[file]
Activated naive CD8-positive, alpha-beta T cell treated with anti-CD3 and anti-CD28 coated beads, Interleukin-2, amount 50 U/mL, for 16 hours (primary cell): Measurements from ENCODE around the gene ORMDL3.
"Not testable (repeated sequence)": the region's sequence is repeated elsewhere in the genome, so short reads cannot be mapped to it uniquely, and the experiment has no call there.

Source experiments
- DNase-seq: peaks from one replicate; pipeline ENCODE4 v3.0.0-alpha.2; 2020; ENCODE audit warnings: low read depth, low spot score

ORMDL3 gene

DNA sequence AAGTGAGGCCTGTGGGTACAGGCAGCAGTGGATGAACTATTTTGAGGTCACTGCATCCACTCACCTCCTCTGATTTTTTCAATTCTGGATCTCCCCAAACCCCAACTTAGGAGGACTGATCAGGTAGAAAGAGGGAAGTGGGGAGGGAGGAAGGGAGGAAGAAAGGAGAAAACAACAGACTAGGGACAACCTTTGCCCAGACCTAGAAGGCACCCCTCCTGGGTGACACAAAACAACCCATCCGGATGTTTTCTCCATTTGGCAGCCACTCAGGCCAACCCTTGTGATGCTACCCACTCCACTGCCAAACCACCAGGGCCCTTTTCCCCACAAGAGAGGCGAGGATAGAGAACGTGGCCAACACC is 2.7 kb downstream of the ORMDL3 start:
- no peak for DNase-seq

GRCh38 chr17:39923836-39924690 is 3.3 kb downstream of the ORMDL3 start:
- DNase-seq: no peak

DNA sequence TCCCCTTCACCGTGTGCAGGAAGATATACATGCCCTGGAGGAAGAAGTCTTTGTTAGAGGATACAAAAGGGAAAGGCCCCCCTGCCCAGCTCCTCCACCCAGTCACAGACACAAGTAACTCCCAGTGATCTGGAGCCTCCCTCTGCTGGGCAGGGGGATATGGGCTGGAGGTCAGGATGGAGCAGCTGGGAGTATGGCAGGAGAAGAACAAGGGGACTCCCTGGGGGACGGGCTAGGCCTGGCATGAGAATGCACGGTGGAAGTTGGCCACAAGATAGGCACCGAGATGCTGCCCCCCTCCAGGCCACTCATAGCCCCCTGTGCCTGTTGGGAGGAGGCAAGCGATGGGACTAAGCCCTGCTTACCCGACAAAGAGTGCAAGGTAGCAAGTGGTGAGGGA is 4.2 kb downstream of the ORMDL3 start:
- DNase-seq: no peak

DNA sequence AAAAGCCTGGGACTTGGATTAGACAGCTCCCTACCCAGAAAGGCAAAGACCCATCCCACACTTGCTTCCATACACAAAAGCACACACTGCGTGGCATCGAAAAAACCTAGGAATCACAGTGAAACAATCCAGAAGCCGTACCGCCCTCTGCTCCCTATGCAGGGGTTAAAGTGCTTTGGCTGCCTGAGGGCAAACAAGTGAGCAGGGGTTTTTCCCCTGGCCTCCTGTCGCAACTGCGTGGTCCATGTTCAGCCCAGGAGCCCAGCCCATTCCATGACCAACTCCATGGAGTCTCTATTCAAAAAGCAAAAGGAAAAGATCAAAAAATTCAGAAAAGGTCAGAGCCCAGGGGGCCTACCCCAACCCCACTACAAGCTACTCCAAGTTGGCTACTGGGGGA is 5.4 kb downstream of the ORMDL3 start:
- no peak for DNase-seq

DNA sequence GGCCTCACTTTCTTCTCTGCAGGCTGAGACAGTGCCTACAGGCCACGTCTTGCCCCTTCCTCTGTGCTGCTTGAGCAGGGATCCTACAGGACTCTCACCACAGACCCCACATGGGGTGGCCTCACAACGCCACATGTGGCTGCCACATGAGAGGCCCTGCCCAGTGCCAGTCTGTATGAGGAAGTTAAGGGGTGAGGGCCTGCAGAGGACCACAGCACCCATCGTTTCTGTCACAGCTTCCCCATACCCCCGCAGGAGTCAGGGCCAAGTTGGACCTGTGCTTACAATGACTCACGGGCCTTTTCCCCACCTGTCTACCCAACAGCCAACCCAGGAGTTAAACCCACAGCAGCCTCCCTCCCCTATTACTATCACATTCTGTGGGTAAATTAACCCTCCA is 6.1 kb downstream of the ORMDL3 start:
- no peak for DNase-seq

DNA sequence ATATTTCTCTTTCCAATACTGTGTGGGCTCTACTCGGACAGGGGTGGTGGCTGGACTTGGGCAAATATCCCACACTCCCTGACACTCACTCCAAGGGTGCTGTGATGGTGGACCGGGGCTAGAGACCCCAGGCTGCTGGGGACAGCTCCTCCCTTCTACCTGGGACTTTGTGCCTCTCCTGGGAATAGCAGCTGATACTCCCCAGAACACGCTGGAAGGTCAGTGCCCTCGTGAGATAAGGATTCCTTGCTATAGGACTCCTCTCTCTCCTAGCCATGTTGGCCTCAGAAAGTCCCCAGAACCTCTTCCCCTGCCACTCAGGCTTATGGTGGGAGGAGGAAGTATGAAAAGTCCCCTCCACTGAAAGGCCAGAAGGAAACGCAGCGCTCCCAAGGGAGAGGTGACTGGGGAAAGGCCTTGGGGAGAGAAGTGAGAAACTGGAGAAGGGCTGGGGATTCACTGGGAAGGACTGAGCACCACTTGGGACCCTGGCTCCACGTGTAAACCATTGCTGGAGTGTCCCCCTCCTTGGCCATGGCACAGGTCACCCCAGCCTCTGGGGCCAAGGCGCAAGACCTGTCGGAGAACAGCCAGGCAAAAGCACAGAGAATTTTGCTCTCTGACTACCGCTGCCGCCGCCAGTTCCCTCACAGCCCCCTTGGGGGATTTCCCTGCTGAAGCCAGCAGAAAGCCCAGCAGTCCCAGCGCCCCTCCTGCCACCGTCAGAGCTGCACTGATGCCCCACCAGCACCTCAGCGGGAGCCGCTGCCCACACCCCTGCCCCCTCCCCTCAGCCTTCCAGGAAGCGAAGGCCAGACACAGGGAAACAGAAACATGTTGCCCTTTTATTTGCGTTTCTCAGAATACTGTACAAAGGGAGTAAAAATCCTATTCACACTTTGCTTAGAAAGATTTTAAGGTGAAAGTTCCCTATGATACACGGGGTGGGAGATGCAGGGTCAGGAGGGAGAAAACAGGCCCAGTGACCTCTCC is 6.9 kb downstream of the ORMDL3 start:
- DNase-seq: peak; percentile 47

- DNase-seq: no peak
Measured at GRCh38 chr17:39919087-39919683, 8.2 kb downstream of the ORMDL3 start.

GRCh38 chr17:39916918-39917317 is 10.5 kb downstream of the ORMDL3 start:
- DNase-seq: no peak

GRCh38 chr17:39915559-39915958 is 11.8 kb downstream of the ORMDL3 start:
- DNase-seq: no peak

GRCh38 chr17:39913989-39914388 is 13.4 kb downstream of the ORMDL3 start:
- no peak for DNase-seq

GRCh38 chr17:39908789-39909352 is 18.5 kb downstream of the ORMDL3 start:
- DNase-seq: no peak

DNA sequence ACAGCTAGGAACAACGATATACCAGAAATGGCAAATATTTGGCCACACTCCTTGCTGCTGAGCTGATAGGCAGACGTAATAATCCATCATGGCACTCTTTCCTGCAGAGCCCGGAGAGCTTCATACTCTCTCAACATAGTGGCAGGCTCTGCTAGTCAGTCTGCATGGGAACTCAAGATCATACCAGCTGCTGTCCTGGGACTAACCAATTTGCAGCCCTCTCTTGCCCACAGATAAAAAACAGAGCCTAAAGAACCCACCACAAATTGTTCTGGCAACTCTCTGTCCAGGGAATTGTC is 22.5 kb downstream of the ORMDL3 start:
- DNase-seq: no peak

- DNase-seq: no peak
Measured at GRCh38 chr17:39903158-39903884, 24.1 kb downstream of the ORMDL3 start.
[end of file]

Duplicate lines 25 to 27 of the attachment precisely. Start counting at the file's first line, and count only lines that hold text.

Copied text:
- no peak for DNase-seq

GRCh38 chr17:39908789-39909352 is 18.5 kb downstream of the ORMDL3 start:
- DNase-seq: no peak